The EEOC and supporting amici argue that Title VII protects candidates against disparate treatment during the hiring stage—the most vital stage of the employment process. See Brief for Petitioner at 23, 28. The American Jewish Committee (“AJC”) maintains, in support of the EEOC, that Title VII’s protection against religious discrimination improves “the larger society” by capitalizing on the skills of religious individuals. See Brief of Amicus Curiae The American Jewish Committee, et al., in Support of Petitioner at 4–5. The AJC further argues that Title VII benefits employers, employees, and consumers by providing an incentive, arising from a legal duty, to potentially change their perspective and become accepting of people from differing religious backgrounds. See id. at 5–6. Moreover, fifteen religious and civil rights organizations contend, in support of the EEOC, that because automated online applications present barriers for candidates to alert employers of scheduling restrictions based on religious observations, a ruling for the EEOC will ensure that observers of holy days that occur during the business week receive fair treatment. See Brief of Amicus Curiae Fifteen Religious and Civil Rights Organizations, in Support of Petitioner at 9–10.
Abercrombie and supporting amici counter that under Title VII, an employer’s failure to exempt someone from a neutral rule, even if such a rule burdens some religions, does not amount to intentional discrimination. See Brief for Respondent at 20. The United States Chamber of Commerce and the National Federal of Independent Business Small Business Legal Center argue, in support of Abercrombie, that consistent with Title VII’s history, statutory text, and structure, there is no freestanding obligation on an employer to accommodate religious practices absent undue hardship. See Brief of Amicus Curiae Chamber of Commerce of The United States of America and National Federation of Independent Business Small Business Legal Center, in Support of Respondent at 9–10. The Cato Institute asserts, in support of Abercrombie, that Title VII is merely a “limited intrusion” to at-will employment and without a violation of a protectable right, employers may act adversely for any reason—or no reason at all—without fear of liability when the employer lacks sufficient information to determine that lack of compliance to a work rule is due to a religious belief. See Brief of Amicus Curiae Cato Institute, in Support of Respondent at 14–15.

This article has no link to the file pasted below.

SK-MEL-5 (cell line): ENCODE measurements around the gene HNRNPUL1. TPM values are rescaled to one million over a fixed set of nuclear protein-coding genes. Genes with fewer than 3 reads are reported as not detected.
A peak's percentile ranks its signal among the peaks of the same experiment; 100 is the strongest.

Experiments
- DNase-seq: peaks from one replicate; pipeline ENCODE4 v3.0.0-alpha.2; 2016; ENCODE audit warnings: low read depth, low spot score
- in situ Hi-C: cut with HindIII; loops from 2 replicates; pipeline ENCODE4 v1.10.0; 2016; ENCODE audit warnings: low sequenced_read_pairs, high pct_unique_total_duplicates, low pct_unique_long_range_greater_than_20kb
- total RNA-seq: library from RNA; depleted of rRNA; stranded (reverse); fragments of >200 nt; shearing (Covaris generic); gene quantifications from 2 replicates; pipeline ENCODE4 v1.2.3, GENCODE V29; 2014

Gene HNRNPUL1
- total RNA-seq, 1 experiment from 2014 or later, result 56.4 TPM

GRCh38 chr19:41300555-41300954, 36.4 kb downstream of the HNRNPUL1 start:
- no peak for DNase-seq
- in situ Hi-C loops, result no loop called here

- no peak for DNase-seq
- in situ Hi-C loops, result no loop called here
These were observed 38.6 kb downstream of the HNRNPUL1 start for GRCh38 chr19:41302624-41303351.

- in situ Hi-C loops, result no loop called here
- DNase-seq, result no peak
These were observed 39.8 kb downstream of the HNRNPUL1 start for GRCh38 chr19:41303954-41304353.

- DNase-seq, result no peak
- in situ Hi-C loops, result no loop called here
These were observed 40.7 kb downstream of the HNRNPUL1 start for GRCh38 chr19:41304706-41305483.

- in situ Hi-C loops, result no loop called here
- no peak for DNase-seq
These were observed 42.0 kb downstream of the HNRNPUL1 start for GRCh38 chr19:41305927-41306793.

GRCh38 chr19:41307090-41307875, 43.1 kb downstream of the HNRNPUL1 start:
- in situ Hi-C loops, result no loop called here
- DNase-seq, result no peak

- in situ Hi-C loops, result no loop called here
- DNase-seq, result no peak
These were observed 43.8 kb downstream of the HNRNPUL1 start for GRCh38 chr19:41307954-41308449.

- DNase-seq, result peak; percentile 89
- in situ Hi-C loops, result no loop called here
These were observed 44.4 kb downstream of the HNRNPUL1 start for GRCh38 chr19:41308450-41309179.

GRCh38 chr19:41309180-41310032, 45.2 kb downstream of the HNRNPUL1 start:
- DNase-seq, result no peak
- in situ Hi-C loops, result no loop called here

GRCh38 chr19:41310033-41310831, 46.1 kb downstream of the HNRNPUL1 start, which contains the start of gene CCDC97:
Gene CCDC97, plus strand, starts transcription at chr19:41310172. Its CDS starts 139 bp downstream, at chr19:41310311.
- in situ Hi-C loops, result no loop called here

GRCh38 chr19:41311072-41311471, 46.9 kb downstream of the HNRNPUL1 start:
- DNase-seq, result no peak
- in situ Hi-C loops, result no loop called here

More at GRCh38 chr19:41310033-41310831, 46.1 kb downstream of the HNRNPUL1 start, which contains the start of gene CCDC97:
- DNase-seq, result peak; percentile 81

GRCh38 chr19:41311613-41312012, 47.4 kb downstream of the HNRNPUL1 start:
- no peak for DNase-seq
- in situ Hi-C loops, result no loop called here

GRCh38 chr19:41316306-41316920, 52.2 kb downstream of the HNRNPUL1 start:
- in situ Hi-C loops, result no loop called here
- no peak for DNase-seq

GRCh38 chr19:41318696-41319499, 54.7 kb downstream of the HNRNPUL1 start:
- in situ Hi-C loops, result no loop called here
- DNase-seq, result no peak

WHO BEARS THE BURDEN OF ADDRESSING A NEED FOR A RELIGIOUS ACCOMODATION IN THE WORKPLACE?
The EEOC and supporting amici argue that employers possess greater knowledge of company policies than employees and are better equipped to detect religious conflicts arising in the workplace. See Brief for Petitioner at 29. The Council on American-Islamic Relations (“CAIR”), in support of the EEOC, contends that employers can visually identify common religious dress and grooming at work, and are thus placed “on notice” for religious accommodations. See Brief of Amicus Curiae The Council on American-Islamic Relations, in Support of Petitioner at 12. The CAIR fears that placing the burden on employees to provide explicit notice would provide employers a legal means to discriminate against candidates whose dress or grooming is indicative of their faith and would result in decreased hiring of minority religious candidates. See id. at 16.
Abercrombie and supporting amici counter that employees and candidates are in a superior position than employers to initially address religious conflict. See Brief for Respondent at 47. In support of Abercrombie, the Cato Institute argues that employees must bear the burden of notifying an employer of necessary religious accommodations because of the “inherently personal nature” of religion. See Brief of Amicus Curiae Cato Institute in Support of Respondent at 12. The Cato Institute contends that employees are in a better position to know whether their practices constitute membership in organized religion, a system of personal beliefs, or other practices. See id. at 13–14. The Equal Employment Advisory Council agrees, arguing that because certain acts can be construed as both secular and religious—for example, body piercing, tattoos, and facial hair—it is the employee’s duty to notify the employer of religious conflicts. See Brief of Amicus Curiae Equal Employment Advisory Council, in Support of Respondent at 7.
The Supreme Court will decide whether an employer is liable under Title VII for enforcing an employment policy against an employee or applicant only if the employer actually knows that the employer’s job requirements conflict with the individual’s religious practices and the employer’s knowledge results from the employee’s direct, explicit notice. The EEOC argues that an employer violates Title VII when the employer refuses to hire an applicant “based on what the employer correctly understands to be a religious practice.” Abercrombie & Fitch counters that denying a religious exemption from a religion-neutral dress code is not intentional discrimination in contravention of Title VII. The Supreme Court’s ruling will implicate Title VII’s role in employer-employee relationships and determine who has the duty to address religious accommodation needs in the work environment.
- Susan Berfield: The Supreme Court Will Decide if Abercrombie is Guilty of Religious Discrimination, Bloomberg Businessweek (Oct. 2, 2014).
- Lawrence Hurley: Case Of Muslim Woman Denied Job At Abercrombie & Fitch To Go Before Supreme Court, The Huffington Post (Oct. 2, 2014).
- Zach Warren: SCOTUS Expands Docket, Picks Up Key Discrimination Case, Inside Counsel (Oct. 3, 2014).